In his sermon, the intercontinental Youth Pastor of the Redeemed Christian Church of God, Pastor Belemina Obunge, who represented the General Overseer of the Church, Pastor Enoch Adeboye, preached on the topic: “Don’t wait until you’re late”, harped on the need for people to seek God fervently, serve him truthfully while also living peaceably with neighbours in their various community.
Senate Leader Faults N9.9trn Recurrent Expenditure In 2024 Budget Proposal
Senate Leader, Bamidele Opeyemi, says the N9.9 trillion recurrent expenditure in the N27.5 trillion 2024 budget proposal is too high, as it constitutes 43 per cent of the budget.
Opeyemi said this at the opening of debate on general principles of the budget at plenary in Abuja, yesterday.
He said that the total fiscal operations of the Federal Government would result in N9.8 trillion deficit, representing 3.88 per cent of estimated GDP, saying that this was above the three per cent threshold set by the Fiscal Responsibility Act, 2007.
Opeyemi listed highlights of the budget to include oil price benchmark of 77.96 dollars per barrel and daily oil production estimate of 1.78 million barrels of condensates of 300,000 to 400,000 barrels per day and exchange rate of N750 to dollar.
He said based on the fiscal assumptions and parameters, total federally-collectible revenue was N16.87 trillion in the budget, while total federally distributable revenue was N11.09 trillion
Opeyemi said total revenue available to fund the 2024 budget was N9.73 trillion, which included revenues from 63 government-owned enterprises, while oil revenue was projected at N1.92 trillion, with non-oil taxes at N2.43 trillion among others.
He said to finance the deficit would result in new borrowings totaling N7.83 trillion in addition to N294.49 billion expected from privatisation.
He said the deficit would also be financed from N1.06 trillion drawn from bilateral, multilateral loans secured for specific development projects programmes.
He, however, said there was a growing concern over continued borrowing, but the administration resorted to it to finance fiscal gaps.
“But let me state here that the debt level of the federal government is still within sustainable limits.
“Very importantly, these loans are used to finance critical development projects and programmes aimed at improving our economic environment and ensuring effective delivery of public services to our people,” he said.
Contributing, Sen.Osita Ngwu (PDP-Enugu)said President Bola Tinubu had fulfilled his promises by capturing food security, poverty allivation in the budget.
He said there was need to ensure a review of Petroleum Industry Act(PIA) to ensure the continuous ramp up of oil production to fund the deficit in the budget.
Senators, who contributed to the debate, commended the President for the budget, saying it was a budget of renewed hope.
NDDC Laments Unpaid N2trn Allocation
The Managing Director of the Niger Delta Development Commission (NDDC), Sam Ogbuku, on Wednesday, said the interventionist agency is being owed remittances totalling over N2trillion by the Federal Government.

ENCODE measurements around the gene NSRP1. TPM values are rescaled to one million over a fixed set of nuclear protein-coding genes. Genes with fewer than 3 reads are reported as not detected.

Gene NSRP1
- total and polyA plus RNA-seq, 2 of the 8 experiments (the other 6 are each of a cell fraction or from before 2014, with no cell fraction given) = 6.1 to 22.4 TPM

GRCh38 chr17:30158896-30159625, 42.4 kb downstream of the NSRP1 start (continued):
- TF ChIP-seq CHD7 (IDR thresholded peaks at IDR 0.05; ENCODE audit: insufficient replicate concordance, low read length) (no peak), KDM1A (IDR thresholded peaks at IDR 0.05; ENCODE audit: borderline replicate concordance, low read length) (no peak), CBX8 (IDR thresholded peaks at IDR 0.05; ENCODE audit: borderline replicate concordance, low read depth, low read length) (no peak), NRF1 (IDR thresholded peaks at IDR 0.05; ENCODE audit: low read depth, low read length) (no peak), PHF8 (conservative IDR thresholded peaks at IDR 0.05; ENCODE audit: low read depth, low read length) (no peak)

Ogbuku disclosed this when he appeared before the House of Representatives’ Committee on NDDC, chaired by Ibori-Suenu Erhiatake.
According to him, the amount is the accumulation of 15 per cent of the allocation of the nine states that make up the region, due to the commission since 2000.
He noted that in spite of the passage of the agency’s annual budget in 2021, 2022 and 2023; the funds were yet to be remitted.
“I want to raise an important issue. When we talk about funding, the NDDC Act says the monthly allocation from the Federal Government is 15 per cent of the allocation of nine states of the Niger Delta. But I can assure you that since the inception of the NDDC, it has not got that.
“The Federal Government only budgets what it wants to give to the NDDC for that year and they give it that year. If you look at the 15 per cent, we are not getting it. Even with the removal of fuel subsidy and with the increment of state allocation, the NDDC is still where it is. So, these are issues we want you to help us resolve and we have done our calculation that from 2000 to date we can say we are being owed over N2trn from what is supposed to be due NDDC.
“We also came in at a point when the NDDC never had a budget for 2021, 2022 and 2023. These budgets were before the National Assembly and we had to fast-track the passage of those budgets and those budgets were eventually passed in April this year. However, since the budget was passed, it has not been handed over to us up till now. We pray and plead with you to ensure that as fast as possible, you also facilitate the process for us to have the budget because the budget year is already coming to an end,” he said.
In his own contribution, the Chairman of the NDDC Board, Chiedu Ebie, said the board would work together to reposition the commission in the interest of the oil-producing states and Nigeria at large.
Responding, Erhiatake said issues raised by the agency would be addressed in no distant time.
“It is very important we create a platform for synergy in the implementation of these policies and programmes for the general benefit of Nigerians and especially the people of the Niger Delta. I assure you that this committee is willing and ready to partner with you to make sure that the dividends of democracy are brought to the region and the narratives that had been set by the previous board are changed for the better.”
Meanwhile, the Independent Corrupt Practices and Other Related Offences Commission (ICPC) has advised officials of the NDDC to be abreast of anti-graft laws so as not to step out of line.
The ICPC Zonal Commissioner for Rivers and Bayelsa states, Mrs. Ekere Usiere, gave the advice during a sensitisation programme organised by the NDDC at its headquarters in Port Harcourt.
A statement on Wednesday by the Director, Corporate Affairs of the NDDC, Pius Ughakpoteni, said Usiere spoke on the topic: “Understanding the Offences and Penalties Under the ICPC Act 2000.”
It also quoted the Head, Legal Department of ICPC in Rivers State, Dr Agada Akogwu, as saying, “Every public servant should take the ICPC Act as a Bible and internalise all its tenets. That is why the NDDC deserves commendation for organising a sensitization programme for its staff.”